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  1. #1

    Default Vehicle Property Damage Claim In Civil Court

    I FINALLY have my day in court for an accident tomorrow - the issue is a woman pulled out across 2 lanes of traffic to travel the other direction. SHe was found 100% responsible for the accident and cited for improper entrance to roadway. Her insurance company offer 70% of damages which total $4500 stating because I hit the side of her car that demonstrates to them SHE HAD CONTROL OF MY LANE!? This was state route and has 2 lanes going east and west bound with a center turning lane and she tried to bolt across 2 lanes of traffic to travel the opposite direction.

    I have a question about going to court as it is my understanding the traffic report completed by the state trooper is not admissable in court?

    What about the fact she was sited for the accident - can I use that part or NONE of it?

    I have a notarized statement from a witness who was travelling in the lane next to me that when she went to make a right hand turn the woman in the car pulled out in front of me...

    If I cannot use the accident report as part of my case ---when I say the driver was cited under code such and such ---do I have to produce documents to prove that fact? How do I prove that without the accident report?

    ANy input is greatly appreciated. I did consult 2 attornies who basically required 30% of the claim to represent me (which meant I may as well have taken the settlement... so I decided to take it to civil court myself as this is so cut and dry ...or at least seems that way. I am not seeking anything but actual repairs - no injuries - no loss of use of vehicle etc...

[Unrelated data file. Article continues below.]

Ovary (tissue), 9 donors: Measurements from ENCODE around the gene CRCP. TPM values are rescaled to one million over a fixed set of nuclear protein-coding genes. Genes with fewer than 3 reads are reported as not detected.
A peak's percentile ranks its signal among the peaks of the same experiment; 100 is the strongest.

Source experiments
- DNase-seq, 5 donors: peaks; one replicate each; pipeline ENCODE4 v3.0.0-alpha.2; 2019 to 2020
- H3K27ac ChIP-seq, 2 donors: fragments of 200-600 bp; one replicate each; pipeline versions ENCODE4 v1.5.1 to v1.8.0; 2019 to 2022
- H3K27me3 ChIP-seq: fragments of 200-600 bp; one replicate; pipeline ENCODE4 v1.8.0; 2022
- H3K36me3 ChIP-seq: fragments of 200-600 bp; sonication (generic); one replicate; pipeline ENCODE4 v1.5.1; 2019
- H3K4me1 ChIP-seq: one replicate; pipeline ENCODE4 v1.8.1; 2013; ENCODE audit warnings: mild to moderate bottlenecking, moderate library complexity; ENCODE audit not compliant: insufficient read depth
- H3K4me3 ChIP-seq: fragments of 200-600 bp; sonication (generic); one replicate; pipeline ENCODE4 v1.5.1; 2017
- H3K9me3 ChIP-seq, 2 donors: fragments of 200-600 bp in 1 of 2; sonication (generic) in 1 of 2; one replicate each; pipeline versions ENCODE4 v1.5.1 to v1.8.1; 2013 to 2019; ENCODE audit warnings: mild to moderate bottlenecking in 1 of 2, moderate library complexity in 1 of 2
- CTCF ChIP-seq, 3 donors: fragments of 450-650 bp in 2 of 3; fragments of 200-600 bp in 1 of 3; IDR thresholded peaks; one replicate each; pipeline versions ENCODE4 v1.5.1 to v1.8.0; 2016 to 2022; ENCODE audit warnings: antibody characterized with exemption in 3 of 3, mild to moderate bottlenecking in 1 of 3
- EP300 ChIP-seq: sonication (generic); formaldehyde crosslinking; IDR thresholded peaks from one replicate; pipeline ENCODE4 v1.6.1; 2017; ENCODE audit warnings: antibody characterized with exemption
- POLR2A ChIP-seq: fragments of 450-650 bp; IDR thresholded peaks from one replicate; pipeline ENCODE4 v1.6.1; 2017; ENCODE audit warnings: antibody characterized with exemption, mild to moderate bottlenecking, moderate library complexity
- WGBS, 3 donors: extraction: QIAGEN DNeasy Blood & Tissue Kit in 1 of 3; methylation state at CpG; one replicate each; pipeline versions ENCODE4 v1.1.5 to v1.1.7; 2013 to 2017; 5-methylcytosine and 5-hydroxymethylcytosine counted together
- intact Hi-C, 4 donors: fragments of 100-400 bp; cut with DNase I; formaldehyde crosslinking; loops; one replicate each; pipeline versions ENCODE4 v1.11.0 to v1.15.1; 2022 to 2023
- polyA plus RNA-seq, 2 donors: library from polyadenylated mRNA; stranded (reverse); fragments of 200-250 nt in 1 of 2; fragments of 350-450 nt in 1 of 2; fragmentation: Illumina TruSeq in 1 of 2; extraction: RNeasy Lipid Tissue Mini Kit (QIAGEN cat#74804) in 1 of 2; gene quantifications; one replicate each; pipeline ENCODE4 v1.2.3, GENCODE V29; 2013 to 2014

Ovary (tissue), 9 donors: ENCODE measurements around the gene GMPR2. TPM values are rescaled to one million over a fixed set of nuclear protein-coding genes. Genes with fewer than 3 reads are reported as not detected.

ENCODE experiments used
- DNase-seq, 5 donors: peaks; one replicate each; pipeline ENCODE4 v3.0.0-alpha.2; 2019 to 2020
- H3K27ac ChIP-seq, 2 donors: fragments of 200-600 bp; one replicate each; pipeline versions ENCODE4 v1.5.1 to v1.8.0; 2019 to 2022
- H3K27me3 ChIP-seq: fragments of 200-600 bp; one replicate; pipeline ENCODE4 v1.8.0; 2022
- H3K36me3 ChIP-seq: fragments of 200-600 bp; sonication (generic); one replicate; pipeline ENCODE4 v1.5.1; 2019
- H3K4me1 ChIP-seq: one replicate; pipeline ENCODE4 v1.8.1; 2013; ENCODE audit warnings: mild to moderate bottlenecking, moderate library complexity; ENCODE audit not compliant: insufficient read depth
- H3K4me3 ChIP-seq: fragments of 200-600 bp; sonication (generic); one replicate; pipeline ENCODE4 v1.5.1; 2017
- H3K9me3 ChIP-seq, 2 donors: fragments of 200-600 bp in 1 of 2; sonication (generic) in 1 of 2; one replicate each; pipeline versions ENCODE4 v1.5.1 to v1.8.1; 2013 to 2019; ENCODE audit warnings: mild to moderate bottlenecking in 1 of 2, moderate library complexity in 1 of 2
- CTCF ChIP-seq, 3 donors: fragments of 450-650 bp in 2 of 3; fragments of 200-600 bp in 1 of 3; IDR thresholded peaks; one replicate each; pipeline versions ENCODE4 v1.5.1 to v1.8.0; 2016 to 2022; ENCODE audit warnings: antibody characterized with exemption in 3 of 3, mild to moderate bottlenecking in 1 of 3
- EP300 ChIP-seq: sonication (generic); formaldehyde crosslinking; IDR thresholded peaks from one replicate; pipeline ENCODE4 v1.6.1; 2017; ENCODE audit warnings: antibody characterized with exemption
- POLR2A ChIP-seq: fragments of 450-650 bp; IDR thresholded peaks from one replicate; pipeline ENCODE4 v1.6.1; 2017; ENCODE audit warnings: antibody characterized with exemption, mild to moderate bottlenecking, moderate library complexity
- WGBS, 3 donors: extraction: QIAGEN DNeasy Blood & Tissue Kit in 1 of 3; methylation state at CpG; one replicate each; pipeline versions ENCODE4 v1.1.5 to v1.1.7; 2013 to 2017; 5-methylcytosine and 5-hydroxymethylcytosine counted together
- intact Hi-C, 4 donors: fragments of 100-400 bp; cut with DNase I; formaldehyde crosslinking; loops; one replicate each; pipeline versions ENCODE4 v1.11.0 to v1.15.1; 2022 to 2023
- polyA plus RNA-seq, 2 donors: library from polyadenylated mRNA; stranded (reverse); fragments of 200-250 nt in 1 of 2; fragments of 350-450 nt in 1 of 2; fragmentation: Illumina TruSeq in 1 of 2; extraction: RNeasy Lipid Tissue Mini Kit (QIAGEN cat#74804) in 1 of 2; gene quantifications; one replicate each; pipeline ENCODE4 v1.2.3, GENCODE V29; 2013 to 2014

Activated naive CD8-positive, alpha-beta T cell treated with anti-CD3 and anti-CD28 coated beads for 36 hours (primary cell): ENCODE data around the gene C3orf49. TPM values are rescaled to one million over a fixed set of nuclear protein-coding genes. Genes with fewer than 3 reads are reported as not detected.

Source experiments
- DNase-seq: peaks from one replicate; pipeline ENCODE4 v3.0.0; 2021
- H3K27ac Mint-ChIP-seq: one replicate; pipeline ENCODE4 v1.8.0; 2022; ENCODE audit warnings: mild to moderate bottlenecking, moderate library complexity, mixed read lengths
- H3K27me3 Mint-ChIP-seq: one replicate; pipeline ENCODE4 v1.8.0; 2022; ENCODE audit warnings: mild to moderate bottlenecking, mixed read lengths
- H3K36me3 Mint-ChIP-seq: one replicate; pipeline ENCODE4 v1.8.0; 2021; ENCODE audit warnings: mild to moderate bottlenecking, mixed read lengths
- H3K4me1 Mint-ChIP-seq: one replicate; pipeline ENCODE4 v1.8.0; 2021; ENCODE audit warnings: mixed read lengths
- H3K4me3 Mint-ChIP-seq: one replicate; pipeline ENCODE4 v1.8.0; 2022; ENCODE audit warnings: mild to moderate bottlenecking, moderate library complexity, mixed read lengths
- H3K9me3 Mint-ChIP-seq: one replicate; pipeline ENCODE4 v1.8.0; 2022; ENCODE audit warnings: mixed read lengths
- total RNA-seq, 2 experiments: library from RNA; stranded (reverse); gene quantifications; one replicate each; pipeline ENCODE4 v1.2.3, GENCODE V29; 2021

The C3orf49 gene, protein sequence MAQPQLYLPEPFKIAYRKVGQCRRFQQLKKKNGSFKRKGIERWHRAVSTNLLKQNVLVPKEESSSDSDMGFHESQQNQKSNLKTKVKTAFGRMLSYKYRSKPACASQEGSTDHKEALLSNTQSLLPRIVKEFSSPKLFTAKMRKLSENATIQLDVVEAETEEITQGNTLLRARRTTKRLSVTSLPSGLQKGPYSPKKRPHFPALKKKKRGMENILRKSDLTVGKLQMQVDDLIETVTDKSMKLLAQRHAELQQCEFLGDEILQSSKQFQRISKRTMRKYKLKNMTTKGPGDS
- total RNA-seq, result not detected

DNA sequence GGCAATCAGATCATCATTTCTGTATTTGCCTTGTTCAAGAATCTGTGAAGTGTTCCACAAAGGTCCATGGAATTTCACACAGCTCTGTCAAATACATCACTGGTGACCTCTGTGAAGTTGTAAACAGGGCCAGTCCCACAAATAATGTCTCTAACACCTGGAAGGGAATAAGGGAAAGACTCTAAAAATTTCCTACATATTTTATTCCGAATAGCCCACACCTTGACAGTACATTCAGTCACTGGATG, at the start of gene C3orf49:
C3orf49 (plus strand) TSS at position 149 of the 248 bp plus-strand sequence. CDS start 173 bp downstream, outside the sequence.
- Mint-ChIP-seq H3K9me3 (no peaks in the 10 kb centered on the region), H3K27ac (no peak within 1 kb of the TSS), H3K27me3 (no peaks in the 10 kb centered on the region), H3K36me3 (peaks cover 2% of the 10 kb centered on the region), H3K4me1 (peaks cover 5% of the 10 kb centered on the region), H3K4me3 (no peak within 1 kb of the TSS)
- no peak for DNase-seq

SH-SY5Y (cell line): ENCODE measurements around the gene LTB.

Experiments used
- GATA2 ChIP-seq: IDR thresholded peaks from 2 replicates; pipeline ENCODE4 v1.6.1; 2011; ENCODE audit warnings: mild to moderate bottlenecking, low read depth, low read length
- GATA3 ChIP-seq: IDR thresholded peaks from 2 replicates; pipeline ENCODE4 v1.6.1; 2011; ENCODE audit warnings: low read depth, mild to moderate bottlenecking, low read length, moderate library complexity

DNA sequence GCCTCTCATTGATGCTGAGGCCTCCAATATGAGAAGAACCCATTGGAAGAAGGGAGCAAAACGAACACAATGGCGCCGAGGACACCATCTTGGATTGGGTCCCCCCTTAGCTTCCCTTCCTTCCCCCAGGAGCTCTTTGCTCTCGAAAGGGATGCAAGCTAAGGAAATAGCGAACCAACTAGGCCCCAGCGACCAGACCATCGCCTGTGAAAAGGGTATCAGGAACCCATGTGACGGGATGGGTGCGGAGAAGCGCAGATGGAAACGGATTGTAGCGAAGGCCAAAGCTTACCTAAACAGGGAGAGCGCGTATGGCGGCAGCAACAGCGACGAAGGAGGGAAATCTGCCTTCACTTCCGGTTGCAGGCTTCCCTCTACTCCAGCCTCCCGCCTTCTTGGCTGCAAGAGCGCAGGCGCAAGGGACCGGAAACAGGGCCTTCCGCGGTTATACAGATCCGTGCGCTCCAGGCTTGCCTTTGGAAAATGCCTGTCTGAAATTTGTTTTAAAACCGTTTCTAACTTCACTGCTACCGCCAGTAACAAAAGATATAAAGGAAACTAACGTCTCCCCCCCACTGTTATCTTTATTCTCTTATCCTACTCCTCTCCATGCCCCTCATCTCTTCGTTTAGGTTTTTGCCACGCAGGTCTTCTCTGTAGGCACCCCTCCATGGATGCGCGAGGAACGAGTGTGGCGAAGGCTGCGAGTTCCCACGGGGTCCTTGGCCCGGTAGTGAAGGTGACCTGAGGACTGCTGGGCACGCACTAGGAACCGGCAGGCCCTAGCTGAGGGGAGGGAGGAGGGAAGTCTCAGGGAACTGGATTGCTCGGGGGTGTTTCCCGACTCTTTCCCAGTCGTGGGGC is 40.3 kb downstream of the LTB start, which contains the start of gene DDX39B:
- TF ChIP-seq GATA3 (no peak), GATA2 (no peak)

2. #2
    Join Date
    Mar 2005

    Default Re: Civil Court Advice - NO INJURIES -Property damages only

    This is small claims court?

  3. #3

    Default Re: Vehicle Property Damage Claim In Civil Court

    Yes --at the local Magistrate Office.

  4. #4
    Join Date
    Sep 2005
    Behind a Desk

    Default Re: Vehicle Property Damage Claim In Civil Court

    You prove your case through testimony and admissible evidence. Small claims can be relatively informal, so you may get away with making recitations of hearsay or submitting hearsay documents, but the court probably will not rely on that information when making its decision. The court may entertain a notarized statement - check the court's policies - but it's always better to bring in a live witness.

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